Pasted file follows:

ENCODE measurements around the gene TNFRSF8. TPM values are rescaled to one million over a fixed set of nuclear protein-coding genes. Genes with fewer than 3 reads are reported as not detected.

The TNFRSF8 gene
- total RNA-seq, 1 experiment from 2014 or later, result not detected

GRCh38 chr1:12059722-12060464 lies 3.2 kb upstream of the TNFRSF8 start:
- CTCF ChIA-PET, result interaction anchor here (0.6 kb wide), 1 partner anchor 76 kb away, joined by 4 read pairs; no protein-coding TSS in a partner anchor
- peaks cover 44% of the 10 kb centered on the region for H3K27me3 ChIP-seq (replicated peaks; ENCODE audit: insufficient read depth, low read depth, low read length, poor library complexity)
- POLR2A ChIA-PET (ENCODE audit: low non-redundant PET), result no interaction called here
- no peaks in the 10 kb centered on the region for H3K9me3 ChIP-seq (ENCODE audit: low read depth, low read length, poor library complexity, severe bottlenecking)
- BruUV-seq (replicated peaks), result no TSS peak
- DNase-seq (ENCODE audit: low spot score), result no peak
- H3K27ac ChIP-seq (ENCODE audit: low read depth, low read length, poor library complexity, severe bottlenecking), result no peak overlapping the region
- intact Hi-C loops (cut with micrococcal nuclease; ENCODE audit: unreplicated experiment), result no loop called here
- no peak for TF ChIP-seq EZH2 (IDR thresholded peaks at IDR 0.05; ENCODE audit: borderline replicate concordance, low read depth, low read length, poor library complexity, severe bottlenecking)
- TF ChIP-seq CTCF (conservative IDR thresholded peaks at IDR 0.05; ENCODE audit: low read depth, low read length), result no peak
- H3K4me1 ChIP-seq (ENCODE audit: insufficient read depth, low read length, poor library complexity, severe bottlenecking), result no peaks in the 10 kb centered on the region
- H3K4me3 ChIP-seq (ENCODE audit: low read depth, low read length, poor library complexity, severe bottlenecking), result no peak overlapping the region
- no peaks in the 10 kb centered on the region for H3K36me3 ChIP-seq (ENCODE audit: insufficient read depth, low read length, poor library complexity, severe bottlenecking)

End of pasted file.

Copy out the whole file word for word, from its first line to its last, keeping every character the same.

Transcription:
ENCODE measurements around the gene TNFRSF8. TPM values are rescaled to one million over a fixed set of nuclear protein-coding genes. Genes with fewer than 3 reads are reported as not detected.

The TNFRSF8 gene
- total RNA-seq, 1 experiment from 2014 or later, result not detected

GRCh38 chr1:12059722-12060464 lies 3.2 kb upstream of the TNFRSF8 start:
- CTCF ChIA-PET, result interaction anchor here (0.6 kb wide), 1 partner anchor 76 kb away, joined by 4 read pairs; no protein-coding TSS in a partner anchor
- peaks cover 44% of the 10 kb centered on the region for H3K27me3 ChIP-seq (replicated peaks; ENCODE audit: insufficient read depth, low read depth, low read length, poor library complexity)
- POLR2A ChIA-PET (ENCODE audit: low non-redundant PET), result no interaction called here
- no peaks in the 10 kb centered on the region for H3K9me3 ChIP-seq (ENCODE audit: low read depth, low read length, poor library complexity, severe bottlenecking)
- BruUV-seq (replicated peaks), result no TSS peak
- DNase-seq (ENCODE audit: low spot score), result no peak
- H3K27ac ChIP-seq (ENCODE audit: low read depth, low read length, poor library complexity, severe bottlenecking), result no peak overlapping the region
- intact Hi-C loops (cut with micrococcal nuclease; ENCODE audit: unreplicated experiment), result no loop called here
- no peak for TF ChIP-seq EZH2 (IDR thresholded peaks at IDR 0.05; ENCODE audit: borderline replicate concordance, low read depth, low read length, poor library complexity, severe bottlenecking)
- TF ChIP-seq CTCF (conservative IDR thresholded peaks at IDR 0.05; ENCODE audit: low read depth, low read length), result no peak
- H3K4me1 ChIP-seq (ENCODE audit: insufficient read depth, low read length, poor library complexity, severe bottlenecking), result no peaks in the 10 kb centered on the region
- H3K4me3 ChIP-seq (ENCODE audit: low read depth, low read length, poor library complexity, severe bottlenecking), result no peak overlapping the region
- no peaks in the 10 kb centered on the region for H3K36me3 ChIP-seq (ENCODE audit: insufficient read depth, low read length, poor library complexity, severe bottlenecking)